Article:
Procavia capensis

Range: African coasts and inland mountain ranges

Habitat: Rocky terrain across sub-Saharan Africa

Conservation status: Least concern

Rock Hyrax

  • • These rather odd rodent look-a-likes live at altitudes from 1200 ft below sea level to mountain areas up to 11,000 ft.
    • Although they look like rodents, many scientists believe they are distantly related to elephants and manatees. The teeth are thought to be remnants of tusks.
    • Can climb trees to eat the leave and fruits
    • Soles of their feet are moist and rubber-like, providing traction when needed. Forefeet have four toes; hind feet, three. Their flat nails resemble hooves and the inner toe on each hind foot is smaller.
    • Most of their water is obtained from their food, but hyraxes will drink if water is available.
    • Coat is dense and consists of short underfur and long tactile guard hairs.
    • Like reptiles, hyraxes must use the environment to help control their body temperature. They sun themselves to warm up, draw back to the shade in order to escape intense daytime heat, and take refuge in holes at night. They won’t come out if it's raining.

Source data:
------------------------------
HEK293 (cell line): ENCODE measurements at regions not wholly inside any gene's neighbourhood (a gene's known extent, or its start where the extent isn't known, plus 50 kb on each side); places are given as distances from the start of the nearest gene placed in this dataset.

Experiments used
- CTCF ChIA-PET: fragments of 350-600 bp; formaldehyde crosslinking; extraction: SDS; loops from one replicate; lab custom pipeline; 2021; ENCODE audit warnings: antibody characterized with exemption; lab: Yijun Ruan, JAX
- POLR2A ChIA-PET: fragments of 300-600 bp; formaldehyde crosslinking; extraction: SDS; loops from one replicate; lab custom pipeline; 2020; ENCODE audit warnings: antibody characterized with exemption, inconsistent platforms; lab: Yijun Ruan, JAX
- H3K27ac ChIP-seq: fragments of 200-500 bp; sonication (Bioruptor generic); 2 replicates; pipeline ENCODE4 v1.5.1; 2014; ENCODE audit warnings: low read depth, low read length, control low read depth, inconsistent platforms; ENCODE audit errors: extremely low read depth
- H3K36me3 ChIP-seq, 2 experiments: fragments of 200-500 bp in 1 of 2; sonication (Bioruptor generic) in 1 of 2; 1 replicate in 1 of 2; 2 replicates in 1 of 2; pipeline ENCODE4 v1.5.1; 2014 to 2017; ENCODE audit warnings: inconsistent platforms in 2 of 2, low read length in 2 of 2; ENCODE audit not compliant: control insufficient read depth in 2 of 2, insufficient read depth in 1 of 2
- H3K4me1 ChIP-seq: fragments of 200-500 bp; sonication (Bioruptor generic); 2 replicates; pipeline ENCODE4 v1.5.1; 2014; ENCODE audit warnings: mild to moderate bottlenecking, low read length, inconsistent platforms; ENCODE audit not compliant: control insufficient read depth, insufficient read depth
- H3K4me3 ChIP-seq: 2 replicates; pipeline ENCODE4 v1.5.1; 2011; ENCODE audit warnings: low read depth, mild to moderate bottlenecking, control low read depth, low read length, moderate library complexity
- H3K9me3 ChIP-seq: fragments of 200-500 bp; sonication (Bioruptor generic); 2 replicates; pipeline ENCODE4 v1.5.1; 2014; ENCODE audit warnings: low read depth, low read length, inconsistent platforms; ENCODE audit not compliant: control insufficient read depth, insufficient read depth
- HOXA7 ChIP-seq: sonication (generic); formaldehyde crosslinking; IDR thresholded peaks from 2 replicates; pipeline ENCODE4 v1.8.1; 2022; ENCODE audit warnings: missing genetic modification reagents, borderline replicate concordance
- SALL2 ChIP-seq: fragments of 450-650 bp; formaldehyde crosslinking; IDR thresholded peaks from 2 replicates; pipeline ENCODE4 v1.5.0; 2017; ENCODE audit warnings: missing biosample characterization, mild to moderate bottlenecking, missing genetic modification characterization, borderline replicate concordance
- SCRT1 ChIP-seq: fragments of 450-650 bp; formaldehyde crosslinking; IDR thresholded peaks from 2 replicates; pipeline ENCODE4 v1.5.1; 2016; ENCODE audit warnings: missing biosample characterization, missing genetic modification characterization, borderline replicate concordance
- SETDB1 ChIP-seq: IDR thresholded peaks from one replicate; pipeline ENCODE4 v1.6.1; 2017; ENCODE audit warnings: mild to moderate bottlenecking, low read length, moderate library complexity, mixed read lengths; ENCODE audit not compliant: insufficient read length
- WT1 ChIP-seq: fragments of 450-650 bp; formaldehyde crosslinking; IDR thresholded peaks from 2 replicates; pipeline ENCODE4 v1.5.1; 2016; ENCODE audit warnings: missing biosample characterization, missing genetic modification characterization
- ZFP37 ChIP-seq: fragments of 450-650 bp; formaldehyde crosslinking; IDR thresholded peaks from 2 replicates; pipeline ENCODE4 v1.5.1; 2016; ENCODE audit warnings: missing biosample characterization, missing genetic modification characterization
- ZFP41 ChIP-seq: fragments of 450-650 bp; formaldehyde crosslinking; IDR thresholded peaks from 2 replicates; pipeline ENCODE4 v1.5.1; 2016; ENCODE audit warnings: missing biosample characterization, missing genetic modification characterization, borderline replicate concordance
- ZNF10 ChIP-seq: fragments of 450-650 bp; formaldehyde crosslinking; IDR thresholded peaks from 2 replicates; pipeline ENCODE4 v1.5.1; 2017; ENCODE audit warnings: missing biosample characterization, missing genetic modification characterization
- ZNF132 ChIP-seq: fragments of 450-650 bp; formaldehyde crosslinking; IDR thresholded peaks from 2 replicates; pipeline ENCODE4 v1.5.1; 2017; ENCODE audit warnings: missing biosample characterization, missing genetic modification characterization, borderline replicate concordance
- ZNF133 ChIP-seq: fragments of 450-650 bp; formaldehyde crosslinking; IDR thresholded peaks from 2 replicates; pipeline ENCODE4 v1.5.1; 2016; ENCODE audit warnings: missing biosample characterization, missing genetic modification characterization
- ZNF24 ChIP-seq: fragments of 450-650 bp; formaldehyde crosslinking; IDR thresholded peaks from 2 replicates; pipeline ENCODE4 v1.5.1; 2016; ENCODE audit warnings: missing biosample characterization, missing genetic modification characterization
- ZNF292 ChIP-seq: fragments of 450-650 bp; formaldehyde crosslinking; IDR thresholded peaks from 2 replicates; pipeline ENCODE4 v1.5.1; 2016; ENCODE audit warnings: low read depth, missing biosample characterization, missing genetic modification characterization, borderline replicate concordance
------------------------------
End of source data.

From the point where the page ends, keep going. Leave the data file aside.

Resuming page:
• In Africa, hyraxes are often called “dassies,” derived from the Dutch (first settlers) word Dasje meaning “little badger.”
    • Live in groups of 2 to 26 individuals, sometimes representing several families. Utilize crevices in rocks for shelter. Usually the dominant male or female, act as guards warning others of any would-be predator, with a loud cry.
    • Diet: Most hyraxes feed any time of day when it is warm and eat a variety of grasses and leaves. Gobble large bites in order to spend less time in open areas with little protection.
    • Unlike most herbivores—hyraxes don’t bite off leaves with their front teeth. Instead, they turn their heads to the side and use their molars, keeping an eye on the sky, as if watching for a swooping eagle.

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